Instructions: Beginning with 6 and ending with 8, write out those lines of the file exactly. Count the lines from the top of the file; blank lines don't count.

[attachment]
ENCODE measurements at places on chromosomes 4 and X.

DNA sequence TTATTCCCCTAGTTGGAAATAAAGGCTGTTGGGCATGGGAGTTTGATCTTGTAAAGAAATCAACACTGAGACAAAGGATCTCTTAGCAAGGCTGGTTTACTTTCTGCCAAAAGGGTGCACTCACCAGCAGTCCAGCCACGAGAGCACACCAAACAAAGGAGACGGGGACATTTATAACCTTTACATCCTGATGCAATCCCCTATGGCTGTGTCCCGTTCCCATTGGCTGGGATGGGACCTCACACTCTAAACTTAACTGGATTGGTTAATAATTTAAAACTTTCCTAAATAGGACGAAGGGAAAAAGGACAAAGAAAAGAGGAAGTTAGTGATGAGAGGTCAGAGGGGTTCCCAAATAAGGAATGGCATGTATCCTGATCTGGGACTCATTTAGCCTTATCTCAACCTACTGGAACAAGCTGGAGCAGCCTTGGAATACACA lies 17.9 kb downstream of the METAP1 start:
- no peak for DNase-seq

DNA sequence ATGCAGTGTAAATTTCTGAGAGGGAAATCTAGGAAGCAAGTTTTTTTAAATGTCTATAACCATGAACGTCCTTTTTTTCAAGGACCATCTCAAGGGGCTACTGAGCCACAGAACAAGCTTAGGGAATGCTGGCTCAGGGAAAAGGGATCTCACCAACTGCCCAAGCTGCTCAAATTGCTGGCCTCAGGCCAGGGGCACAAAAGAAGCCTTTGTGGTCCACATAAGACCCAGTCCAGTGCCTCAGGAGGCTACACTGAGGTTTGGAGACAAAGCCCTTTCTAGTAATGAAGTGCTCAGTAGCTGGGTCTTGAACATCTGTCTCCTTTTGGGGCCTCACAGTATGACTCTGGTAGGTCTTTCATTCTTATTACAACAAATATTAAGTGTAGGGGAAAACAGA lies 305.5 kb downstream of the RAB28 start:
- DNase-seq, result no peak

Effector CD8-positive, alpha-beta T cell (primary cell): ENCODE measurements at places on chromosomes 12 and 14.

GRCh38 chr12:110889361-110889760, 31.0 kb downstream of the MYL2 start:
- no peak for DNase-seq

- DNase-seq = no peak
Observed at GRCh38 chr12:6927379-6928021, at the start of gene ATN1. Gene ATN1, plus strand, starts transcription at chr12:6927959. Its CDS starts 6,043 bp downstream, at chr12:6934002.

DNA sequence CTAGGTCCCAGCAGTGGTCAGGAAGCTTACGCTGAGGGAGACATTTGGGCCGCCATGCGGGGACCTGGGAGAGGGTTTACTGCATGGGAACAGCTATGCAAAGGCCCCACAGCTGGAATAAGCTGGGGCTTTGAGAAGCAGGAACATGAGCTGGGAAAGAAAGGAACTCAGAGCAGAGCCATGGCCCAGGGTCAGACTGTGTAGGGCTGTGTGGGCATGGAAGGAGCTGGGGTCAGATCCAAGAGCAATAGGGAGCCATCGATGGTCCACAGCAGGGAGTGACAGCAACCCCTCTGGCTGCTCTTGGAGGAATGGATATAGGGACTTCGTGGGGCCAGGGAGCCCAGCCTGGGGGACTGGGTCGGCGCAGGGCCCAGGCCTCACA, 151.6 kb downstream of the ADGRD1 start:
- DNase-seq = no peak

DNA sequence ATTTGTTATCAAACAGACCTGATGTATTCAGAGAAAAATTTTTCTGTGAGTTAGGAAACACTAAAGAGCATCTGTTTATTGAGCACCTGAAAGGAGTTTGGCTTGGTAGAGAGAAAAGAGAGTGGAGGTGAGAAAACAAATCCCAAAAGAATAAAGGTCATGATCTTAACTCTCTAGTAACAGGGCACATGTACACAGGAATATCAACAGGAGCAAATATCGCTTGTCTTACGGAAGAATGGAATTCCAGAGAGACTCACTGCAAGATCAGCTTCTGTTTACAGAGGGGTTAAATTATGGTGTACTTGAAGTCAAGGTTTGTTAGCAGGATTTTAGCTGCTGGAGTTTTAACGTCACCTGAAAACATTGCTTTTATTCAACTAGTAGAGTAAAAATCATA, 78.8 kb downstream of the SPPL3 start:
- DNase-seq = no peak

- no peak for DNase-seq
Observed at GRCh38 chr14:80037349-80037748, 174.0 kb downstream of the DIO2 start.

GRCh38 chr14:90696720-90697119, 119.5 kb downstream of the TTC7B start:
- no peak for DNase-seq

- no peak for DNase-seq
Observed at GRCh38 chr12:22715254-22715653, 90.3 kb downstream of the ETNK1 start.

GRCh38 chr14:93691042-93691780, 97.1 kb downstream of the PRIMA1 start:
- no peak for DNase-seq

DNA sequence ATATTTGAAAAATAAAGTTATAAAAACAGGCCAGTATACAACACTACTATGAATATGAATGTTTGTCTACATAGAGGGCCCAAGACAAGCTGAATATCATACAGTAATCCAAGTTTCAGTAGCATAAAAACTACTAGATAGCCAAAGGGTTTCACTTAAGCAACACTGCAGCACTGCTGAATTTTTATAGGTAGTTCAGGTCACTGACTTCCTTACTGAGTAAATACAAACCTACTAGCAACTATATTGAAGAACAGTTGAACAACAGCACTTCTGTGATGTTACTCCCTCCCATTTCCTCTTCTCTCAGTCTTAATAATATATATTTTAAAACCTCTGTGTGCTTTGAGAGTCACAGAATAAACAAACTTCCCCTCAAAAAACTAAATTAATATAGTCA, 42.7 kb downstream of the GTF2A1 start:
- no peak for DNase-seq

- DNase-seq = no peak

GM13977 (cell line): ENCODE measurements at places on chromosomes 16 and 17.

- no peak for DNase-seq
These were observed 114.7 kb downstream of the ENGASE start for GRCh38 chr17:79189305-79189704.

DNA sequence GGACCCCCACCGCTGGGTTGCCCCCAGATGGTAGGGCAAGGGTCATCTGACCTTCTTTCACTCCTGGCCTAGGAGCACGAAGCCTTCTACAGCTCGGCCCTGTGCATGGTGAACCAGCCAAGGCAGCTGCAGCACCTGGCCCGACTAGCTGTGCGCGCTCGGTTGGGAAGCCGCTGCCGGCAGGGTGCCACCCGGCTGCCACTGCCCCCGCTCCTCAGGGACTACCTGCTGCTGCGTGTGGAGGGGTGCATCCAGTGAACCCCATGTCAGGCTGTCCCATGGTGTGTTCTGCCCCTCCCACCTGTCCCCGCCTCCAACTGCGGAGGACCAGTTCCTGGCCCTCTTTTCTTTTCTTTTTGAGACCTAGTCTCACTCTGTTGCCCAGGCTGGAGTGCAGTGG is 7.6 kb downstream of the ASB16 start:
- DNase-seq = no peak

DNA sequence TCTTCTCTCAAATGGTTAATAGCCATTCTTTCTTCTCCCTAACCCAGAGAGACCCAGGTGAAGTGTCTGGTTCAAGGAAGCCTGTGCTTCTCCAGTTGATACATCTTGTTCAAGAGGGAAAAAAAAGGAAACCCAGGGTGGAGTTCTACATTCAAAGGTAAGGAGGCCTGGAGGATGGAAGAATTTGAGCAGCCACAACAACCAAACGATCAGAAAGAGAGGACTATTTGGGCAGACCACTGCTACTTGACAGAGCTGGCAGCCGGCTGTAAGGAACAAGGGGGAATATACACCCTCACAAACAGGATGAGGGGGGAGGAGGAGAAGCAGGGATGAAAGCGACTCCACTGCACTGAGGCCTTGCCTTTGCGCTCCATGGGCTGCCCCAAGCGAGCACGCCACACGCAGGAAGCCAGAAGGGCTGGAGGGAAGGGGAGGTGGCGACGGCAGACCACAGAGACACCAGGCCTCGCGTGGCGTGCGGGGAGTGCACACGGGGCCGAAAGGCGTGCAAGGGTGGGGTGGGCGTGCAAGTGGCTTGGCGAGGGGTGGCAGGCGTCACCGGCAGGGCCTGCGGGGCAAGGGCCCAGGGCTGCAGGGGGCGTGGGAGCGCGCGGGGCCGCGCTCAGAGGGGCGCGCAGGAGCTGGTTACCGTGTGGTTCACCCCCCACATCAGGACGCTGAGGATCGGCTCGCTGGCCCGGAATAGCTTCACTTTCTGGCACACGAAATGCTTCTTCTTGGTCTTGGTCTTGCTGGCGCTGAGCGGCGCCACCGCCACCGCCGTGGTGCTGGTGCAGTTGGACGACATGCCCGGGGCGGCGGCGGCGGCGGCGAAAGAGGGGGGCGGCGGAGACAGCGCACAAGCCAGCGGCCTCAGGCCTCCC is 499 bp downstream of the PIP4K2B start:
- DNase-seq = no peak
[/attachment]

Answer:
Effector CD8-positive, alpha-beta T cell (primary cell): ENCODE measurements at places on chromosomes 12 and 14.

GRCh38 chr12:110889361-110889760, 31.0 kb downstream of the MYL2 start:
- no peak for DNase-seq